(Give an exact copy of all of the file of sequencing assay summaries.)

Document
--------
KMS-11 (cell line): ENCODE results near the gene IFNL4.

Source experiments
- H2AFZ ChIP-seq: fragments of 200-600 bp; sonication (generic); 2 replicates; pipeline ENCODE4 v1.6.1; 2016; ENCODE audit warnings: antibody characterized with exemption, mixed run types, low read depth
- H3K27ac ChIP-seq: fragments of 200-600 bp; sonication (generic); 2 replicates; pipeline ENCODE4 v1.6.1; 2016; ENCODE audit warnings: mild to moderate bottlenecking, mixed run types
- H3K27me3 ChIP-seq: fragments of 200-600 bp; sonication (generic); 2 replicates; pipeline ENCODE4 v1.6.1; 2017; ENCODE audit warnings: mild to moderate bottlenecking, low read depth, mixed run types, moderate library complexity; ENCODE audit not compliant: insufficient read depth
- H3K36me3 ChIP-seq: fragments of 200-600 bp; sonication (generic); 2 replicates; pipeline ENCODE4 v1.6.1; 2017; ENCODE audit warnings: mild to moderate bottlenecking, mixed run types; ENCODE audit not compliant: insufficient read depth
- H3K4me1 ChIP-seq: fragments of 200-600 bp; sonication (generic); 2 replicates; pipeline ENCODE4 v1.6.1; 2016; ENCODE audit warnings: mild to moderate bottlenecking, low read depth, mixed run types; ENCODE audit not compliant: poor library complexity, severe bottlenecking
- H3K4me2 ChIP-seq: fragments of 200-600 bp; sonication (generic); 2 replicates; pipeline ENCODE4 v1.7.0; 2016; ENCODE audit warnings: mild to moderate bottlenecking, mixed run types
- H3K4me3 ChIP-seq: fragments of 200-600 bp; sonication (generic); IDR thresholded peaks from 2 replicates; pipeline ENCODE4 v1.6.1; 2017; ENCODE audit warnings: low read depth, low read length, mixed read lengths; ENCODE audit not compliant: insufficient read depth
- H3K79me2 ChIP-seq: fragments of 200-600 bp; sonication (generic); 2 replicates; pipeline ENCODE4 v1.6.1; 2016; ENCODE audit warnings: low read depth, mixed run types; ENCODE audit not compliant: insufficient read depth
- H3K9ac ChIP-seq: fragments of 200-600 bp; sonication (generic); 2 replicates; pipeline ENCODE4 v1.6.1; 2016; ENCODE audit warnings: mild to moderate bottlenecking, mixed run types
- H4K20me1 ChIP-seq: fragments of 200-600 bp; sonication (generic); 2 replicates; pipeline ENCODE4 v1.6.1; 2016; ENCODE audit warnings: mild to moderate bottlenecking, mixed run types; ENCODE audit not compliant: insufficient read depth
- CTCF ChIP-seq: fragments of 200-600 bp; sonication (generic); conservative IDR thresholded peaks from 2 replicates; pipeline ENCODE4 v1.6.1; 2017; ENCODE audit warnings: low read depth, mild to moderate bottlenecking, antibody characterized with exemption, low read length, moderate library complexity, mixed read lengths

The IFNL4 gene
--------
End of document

KMS-11 (cell line): ENCODE results near the gene IFNL4.

Source experiments
- H2AFZ ChIP-seq: fragments of 200-600 bp; sonication (generic); 2 replicates; pipeline ENCODE4 v1.6.1; 2016; ENCODE audit warnings: antibody characterized with exemption, mixed run types, low read depth
- H3K27ac ChIP-seq: fragments of 200-600 bp; sonication (generic); 2 replicates; pipeline ENCODE4 v1.6.1; 2016; ENCODE audit warnings: mild to moderate bottlenecking, mixed run types
- H3K27me3 ChIP-seq: fragments of 200-600 bp; sonication (generic); 2 replicates; pipeline ENCODE4 v1.6.1; 2017; ENCODE audit warnings: mild to moderate bottlenecking, low read depth, mixed run types, moderate library complexity; ENCODE audit not compliant: insufficient read depth
- H3K36me3 ChIP-seq: fragments of 200-600 bp; sonication (generic); 2 replicates; pipeline ENCODE4 v1.6.1; 2017; ENCODE audit warnings: mild to moderate bottlenecking, mixed run types; ENCODE audit not compliant: insufficient read depth
- H3K4me1 ChIP-seq: fragments of 200-600 bp; sonication (generic); 2 replicates; pipeline ENCODE4 v1.6.1; 2016; ENCODE audit warnings: mild to moderate bottlenecking, low read depth, mixed run types; ENCODE audit not compliant: poor library complexity, severe bottlenecking
- H3K4me2 ChIP-seq: fragments of 200-600 bp; sonication (generic); 2 replicates; pipeline ENCODE4 v1.7.0; 2016; ENCODE audit warnings: mild to moderate bottlenecking, mixed run types
- H3K4me3 ChIP-seq: fragments of 200-600 bp; sonication (generic); IDR thresholded peaks from 2 replicates; pipeline ENCODE4 v1.6.1; 2017; ENCODE audit warnings: low read depth, low read length, mixed read lengths; ENCODE audit not compliant: insufficient read depth
- H3K79me2 ChIP-seq: fragments of 200-600 bp; sonication (generic); 2 replicates; pipeline ENCODE4 v1.6.1; 2016; ENCODE audit warnings: low read depth, mixed run types; ENCODE audit not compliant: insufficient read depth
- H3K9ac ChIP-seq: fragments of 200-600 bp; sonication (generic); 2 replicates; pipeline ENCODE4 v1.6.1; 2016; ENCODE audit warnings: mild to moderate bottlenecking, mixed run types
- H4K20me1 ChIP-seq: fragments of 200-600 bp; sonication (generic); 2 replicates; pipeline ENCODE4 v1.6.1; 2016; ENCODE audit warnings: mild to moderate bottlenecking, mixed run types; ENCODE audit not compliant: insufficient read depth
- CTCF ChIP-seq: fragments of 200-600 bp; sonication (generic); conservative IDR thresholded peaks from 2 replicates; pipeline ENCODE4 v1.6.1; 2017; ENCODE audit warnings: low read depth, mild to moderate bottlenecking, antibody characterized with exemption, low read length, moderate library complexity, mixed read lengths

The IFNL4 gene